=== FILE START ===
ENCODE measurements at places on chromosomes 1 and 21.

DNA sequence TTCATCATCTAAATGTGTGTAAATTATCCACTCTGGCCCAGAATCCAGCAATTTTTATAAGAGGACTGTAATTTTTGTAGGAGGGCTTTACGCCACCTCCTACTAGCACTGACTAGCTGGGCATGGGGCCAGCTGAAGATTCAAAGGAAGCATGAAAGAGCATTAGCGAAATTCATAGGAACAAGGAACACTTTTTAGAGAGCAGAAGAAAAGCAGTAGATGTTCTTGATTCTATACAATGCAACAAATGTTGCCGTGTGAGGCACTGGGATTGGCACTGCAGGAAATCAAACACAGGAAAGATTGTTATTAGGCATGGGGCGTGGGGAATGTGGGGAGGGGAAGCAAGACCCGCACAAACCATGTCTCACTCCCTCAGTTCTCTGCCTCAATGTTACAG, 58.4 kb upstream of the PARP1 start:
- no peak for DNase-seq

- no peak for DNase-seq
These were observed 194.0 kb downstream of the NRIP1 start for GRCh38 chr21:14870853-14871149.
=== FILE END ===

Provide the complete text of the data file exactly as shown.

ENCODE measurements at places on chromosomes 1 and 21.

DNA sequence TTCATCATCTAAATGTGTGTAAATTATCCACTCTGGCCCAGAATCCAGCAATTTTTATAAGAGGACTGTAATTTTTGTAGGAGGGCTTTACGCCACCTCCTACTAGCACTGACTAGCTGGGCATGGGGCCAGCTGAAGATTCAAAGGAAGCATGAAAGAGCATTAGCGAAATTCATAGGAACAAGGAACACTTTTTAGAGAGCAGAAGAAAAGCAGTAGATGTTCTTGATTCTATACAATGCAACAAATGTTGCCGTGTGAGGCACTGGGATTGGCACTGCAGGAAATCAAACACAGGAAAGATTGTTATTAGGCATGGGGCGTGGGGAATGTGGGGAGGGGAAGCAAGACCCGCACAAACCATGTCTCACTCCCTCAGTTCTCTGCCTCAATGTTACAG, 58.4 kb upstream of the PARP1 start:
- no peak for DNase-seq

- no peak for DNase-seq
These were observed 194.0 kb downstream of the NRIP1 start for GRCh38 chr21:14870853-14871149.